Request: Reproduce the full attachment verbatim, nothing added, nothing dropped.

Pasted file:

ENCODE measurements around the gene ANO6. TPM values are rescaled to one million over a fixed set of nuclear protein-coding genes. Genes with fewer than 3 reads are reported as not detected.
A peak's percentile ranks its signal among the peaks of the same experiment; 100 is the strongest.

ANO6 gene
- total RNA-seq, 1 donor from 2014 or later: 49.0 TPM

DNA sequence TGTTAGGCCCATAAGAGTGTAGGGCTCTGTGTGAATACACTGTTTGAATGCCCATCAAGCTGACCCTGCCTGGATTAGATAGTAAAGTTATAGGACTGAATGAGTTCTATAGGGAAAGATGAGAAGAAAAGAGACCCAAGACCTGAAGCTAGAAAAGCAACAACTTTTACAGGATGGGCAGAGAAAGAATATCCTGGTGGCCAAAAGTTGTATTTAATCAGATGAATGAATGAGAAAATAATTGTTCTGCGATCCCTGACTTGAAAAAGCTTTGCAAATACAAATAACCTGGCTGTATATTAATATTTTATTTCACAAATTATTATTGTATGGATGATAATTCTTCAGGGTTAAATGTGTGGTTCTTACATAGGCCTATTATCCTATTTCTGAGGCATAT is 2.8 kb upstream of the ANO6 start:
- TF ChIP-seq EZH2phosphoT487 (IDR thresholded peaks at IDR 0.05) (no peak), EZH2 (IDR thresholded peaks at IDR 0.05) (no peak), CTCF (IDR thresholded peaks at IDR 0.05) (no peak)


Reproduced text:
ENCODE measurements around the gene ANO6. TPM values are rescaled to one million over a fixed set of nuclear protein-coding genes. Genes with fewer than 3 reads are reported as not detected.
A peak's percentile ranks its signal among the peaks of the same experiment; 100 is the strongest.

ANO6 gene
- total RNA-seq, 1 donor from 2014 or later: 49.0 TPM

DNA sequence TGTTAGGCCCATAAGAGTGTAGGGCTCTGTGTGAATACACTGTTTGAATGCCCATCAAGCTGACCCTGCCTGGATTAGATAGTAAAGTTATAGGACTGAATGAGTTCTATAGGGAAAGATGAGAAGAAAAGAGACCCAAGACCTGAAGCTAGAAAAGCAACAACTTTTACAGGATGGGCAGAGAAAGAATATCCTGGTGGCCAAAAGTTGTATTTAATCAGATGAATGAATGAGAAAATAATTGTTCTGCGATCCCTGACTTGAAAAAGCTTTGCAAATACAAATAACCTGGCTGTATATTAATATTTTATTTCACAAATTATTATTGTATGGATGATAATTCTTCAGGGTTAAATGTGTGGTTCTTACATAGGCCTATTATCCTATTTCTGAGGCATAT is 2.8 kb upstream of the ANO6 start:
- TF ChIP-seq EZH2phosphoT487 (IDR thresholded peaks at IDR 0.05) (no peak), EZH2 (IDR thresholded peaks at IDR 0.05) (no peak), CTCF (IDR thresholded peaks at IDR 0.05) (no peak)